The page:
BILL: Obviously, the thing that makes Leadville tough for most of us is the elevation (combined with the 30-hour time limit). Living at 85-feet elevation for my first six Leadvilles and at 1,234 feet (which still may as well be sea level) for the rest, is the biggest challenge. I have an advantage over many in that at least I can drive up to the summit of the Sierra Nevada Mountains in just over an hour to train at “elevation.” The problem is that those peaks are mostly lower than the low point (9,200 feet) of the Leadville course. Running the Pacific Crest Trail and other trails near the Sierra Nevada summit in July and August, when it is springtime up there, makes a few hours of pain at Leadville well worth the trade off. While the foothill trails where I live are drying out with dust, star thistles and poison oak, I’m at the summit running through wildflowers looking at fantastic views and topping off my water bottles with snow.

UR: What advice would you give first time 100- mile runners?

BILL: My advice to a first-time 100-miler would be to find a training partner or group with the same finishing goal. Other than my very early ultrarunning, I’ve always been blessed with committed training partners for my long runs. I realize it was an advantage for me to live in a part of the country where trail ultrarunning has been so big.

UR: What is the key to your training?

BILL: My attitude has always been that the training is the work and race day is the reward. That is, I don’t want to approach the race thinking that race day is the big test of my preparation. I want to see the race as the reward for that training, and try to envision it as the final lap of the training season. I think that attitude helps me get through the tough training runs. When I have a long training run that trashes me, I like to just look at it as “getting that bad one out of the way now instead of on race day.” It lets me appreciate the worst runs I’ve had.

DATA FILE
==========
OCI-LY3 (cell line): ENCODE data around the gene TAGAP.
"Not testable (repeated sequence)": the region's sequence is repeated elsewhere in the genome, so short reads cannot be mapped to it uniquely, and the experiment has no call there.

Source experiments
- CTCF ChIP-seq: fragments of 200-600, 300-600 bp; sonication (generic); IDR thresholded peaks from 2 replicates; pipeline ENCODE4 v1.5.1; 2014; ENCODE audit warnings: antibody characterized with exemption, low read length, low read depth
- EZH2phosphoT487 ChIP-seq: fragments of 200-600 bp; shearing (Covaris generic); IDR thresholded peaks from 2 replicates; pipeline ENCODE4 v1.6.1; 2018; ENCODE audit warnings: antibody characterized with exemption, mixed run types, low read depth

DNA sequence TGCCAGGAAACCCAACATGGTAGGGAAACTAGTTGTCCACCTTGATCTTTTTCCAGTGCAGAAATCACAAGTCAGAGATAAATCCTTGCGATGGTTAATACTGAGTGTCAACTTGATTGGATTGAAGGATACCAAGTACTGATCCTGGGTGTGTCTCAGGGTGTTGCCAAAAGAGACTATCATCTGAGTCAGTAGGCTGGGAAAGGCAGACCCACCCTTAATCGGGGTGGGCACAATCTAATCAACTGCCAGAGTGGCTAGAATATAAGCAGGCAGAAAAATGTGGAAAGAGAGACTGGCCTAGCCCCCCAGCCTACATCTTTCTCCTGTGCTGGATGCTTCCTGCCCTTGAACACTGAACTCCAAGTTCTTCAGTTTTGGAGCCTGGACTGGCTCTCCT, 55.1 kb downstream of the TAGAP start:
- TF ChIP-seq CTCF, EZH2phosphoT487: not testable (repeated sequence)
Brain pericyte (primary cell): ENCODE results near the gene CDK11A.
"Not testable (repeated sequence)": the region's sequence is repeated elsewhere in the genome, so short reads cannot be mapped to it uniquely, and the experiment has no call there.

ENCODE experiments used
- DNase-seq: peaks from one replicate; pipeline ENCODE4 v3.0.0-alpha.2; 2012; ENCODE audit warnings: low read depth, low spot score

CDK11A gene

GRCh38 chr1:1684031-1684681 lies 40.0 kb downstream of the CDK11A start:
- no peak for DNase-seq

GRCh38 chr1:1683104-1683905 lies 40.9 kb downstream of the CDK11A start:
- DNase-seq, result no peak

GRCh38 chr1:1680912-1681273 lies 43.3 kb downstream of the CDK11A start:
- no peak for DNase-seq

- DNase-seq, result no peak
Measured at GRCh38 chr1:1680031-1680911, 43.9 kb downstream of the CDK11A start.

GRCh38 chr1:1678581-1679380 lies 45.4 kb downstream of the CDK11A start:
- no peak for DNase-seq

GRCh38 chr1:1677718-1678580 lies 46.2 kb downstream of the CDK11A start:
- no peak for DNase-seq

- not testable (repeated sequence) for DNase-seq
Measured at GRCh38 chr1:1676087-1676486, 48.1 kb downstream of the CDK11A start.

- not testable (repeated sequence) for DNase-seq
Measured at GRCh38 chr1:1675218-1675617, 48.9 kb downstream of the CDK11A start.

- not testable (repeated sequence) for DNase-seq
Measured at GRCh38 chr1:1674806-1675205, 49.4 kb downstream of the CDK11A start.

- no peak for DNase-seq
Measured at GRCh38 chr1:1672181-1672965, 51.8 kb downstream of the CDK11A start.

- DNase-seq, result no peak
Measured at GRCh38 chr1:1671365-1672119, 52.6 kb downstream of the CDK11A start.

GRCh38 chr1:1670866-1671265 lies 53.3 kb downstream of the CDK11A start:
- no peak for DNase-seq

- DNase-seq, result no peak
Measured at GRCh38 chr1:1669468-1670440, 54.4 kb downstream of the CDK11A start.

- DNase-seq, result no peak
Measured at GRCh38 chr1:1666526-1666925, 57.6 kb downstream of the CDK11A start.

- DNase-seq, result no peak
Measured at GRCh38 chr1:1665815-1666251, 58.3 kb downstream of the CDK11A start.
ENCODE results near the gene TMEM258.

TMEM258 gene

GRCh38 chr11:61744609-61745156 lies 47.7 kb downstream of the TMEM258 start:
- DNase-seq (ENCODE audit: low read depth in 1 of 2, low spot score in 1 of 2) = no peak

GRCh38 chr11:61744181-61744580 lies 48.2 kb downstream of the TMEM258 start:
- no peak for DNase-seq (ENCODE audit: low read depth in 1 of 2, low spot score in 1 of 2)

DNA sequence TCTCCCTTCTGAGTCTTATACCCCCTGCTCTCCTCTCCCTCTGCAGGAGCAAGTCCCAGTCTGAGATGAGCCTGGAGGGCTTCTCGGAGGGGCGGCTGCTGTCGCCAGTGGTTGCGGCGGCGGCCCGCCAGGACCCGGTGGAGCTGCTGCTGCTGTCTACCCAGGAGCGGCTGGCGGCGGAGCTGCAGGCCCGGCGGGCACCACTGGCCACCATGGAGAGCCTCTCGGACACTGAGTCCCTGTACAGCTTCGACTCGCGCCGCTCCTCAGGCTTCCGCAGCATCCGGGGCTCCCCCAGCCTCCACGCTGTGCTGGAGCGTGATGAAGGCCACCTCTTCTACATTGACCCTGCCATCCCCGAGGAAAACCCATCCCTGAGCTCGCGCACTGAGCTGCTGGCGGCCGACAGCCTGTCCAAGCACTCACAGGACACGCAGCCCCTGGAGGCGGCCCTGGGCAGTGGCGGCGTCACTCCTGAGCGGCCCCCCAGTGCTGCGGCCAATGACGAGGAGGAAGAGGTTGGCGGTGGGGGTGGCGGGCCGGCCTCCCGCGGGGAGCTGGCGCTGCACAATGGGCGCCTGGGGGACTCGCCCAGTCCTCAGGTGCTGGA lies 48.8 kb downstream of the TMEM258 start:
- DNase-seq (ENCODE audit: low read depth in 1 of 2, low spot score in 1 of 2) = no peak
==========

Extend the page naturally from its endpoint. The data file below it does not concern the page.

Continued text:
UR: What is your nutrition strategy and how has that changed over the years, if at all?

BILL: I’ve always liked to eat some real food during 100-milers. Grilled cheese, pancakes, and cheeseburgers almost always taste good to me during a 100. At my first WS, in 1983, my sister brought tuna sandwiches to Michigan Bluff. I didn’t think I could eat it but it worked so well, I ate them during races for years after. They were moist and salty, easy to eat. Now, there are so many choices and although I still like to eat the real food, I always want to have something easy to carry to keep going between aid stations. I know that a gel will get me going in just a few minutes if I start to feel out of fuel, especially if my stomach isn’t allowing me to put much volume in it.

UR: What else would our readers like to know about you?

BILL: As far as non-running interests, I’ve got my family: Beth (WS and Leadville finisher), my 19-year-old son, Christian (10th place finisher at Way Too Cool 50K as a junior in high school), and my daughter, Rachel (non-runner, basketball point guard). I’m a landscape contractor and collect old cars. When things are going badly at around 60 to 80 miles, I often think about how my old car hobby looks especially good!